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Re: XML and XPATH: How do they work?

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  • Subject: Re: XML and XPATH: How do they work?
  • From: Alexander Johannesen <alexander.johannesen@g...>
  • Date: Thu, 30 Jun 2005 10:21:23 +1000
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  • Reply-to: Alexander Johannesen <alexander.johannesen@g...>

Re:  XML and XPATH: How do they work?

On 6/29/05, Joe Schaffner <schaffner.joe@g...> wrote:
> XPath looks like some kind of expression language for naming objects, as in
> "pathname", not a "link". (I'm guessing that XML objects, being
> hierarchical, need some kind of name syntax, like a "pathname".)

Not sure what an XML object might be, but xPath is simply a query
language for traversing node-trees, and a very good one as such.

> The 'link' abstraction in XML is a bit more complicated than I expected, so
> I'll need more time to read the documentation.

Of course, that depends on just how you model and want to implement your data.

> My names <prev> and <next> come from linked list programming in C. They are
> unidirectional, so you need one for both directions. They serve as
> navigation.

Navigation should not be part of your datamodel nor dataset, but be a
separate implementation detail. Here's how I'd do your XML stuff;

<term id="some.id.x">
  <label lang="en">Fiddle</label>
  <label lang="no">Fele</label>

<term id="some.id.y">
  <label lang="en">Chin</label>
  <label lang="no">Hake</label>

And when you need a relationship between the two;

<relationship of.type="played.on">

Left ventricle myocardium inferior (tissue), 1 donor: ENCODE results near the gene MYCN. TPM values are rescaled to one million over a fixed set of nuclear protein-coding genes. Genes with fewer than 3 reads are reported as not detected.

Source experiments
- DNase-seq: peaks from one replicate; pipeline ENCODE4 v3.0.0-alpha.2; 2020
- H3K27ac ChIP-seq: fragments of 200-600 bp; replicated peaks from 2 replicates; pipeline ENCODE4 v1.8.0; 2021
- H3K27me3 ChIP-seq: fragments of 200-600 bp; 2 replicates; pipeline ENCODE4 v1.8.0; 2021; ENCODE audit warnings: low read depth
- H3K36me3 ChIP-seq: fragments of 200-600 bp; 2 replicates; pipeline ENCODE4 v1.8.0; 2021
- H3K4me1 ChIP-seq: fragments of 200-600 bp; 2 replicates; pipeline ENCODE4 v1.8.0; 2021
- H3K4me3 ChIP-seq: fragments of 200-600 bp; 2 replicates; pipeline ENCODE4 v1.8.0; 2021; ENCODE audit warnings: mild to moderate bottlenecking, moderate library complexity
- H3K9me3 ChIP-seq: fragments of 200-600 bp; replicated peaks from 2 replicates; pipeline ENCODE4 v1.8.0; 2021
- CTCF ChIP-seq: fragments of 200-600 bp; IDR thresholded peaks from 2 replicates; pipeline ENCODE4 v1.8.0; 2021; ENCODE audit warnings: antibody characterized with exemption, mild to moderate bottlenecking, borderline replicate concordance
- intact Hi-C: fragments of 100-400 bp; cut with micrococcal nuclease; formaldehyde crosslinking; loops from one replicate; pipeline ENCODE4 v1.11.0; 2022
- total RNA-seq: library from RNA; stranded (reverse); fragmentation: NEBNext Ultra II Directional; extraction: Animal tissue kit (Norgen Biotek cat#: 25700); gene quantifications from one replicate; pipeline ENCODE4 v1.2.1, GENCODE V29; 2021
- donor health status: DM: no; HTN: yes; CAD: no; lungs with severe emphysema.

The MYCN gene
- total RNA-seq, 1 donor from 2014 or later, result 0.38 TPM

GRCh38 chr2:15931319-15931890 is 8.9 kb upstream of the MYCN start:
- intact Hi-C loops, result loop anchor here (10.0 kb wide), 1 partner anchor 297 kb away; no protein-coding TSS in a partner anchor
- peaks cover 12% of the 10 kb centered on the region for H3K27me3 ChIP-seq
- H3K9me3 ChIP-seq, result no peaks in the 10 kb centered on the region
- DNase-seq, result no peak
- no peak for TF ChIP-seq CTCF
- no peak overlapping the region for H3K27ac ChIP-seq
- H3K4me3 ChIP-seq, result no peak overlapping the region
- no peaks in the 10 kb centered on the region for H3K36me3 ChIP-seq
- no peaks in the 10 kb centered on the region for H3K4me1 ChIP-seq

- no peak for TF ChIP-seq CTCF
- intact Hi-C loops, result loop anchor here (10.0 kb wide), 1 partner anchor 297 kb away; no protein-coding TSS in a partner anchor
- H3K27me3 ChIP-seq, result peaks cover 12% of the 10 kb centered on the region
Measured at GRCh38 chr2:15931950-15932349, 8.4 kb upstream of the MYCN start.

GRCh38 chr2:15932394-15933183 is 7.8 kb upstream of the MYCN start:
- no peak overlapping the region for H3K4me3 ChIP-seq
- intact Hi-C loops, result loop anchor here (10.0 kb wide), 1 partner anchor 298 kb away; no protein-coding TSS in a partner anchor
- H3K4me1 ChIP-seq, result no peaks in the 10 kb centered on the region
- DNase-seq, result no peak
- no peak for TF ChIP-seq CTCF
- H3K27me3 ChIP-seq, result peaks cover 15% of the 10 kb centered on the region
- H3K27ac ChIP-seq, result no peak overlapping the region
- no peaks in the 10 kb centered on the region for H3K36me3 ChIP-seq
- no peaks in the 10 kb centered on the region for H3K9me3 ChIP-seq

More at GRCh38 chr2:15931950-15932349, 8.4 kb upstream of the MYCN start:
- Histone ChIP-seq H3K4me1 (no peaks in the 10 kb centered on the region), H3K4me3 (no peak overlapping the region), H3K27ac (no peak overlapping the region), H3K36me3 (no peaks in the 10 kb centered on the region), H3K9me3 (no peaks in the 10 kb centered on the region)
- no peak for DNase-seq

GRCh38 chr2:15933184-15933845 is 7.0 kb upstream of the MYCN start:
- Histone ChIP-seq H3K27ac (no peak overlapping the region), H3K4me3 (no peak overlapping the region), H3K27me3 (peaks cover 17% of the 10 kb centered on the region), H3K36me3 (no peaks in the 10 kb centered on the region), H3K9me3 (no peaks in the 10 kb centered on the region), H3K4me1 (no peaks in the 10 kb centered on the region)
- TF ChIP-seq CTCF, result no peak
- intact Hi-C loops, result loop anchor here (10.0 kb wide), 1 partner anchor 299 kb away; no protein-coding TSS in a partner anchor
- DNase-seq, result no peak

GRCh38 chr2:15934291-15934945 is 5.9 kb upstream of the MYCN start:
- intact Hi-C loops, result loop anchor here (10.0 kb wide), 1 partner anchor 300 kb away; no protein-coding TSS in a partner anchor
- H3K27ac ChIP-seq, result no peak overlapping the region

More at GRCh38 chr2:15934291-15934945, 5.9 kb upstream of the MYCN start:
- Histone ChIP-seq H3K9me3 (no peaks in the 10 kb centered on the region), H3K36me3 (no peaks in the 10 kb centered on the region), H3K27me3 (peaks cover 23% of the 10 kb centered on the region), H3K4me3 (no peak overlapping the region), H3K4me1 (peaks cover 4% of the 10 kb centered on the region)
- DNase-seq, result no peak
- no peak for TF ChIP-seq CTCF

<member refid="some.id.x" role="instrument" />
  <member refid="some.id.y" role="method" />

Then it makes sense to just create a set of words that describe your
relationships (of.type and role attributes) (also known as an
ontology). This can now all come together in a user interface without
any hardwireing.

You may want to look at canonical XML for a better understanding of id
and refid attributes and somesuch. xLink is when you need (well,
mostly) cross-document linking, and *especially* cross-domain
cross-linking. Basically my advice would be to keep it simple unless
you really have to.

> But they are also logical, maintaining either alphabetical order, or the
> arbitrary order chosen for the models...

These should be part of the interface logic of your application, not
be an integral part of datamodel nor dataset.

> It looks like there is more than one way to skin a cat.

There are often too many, which makes the simple solution hidden.
"When facing the sunshine, you won't see the shadows" :)

"Ultimately, all things are known because you want to believe you know."
                                                         - Frank Herbert
__ http://shelter.nu/ __________________________________________________


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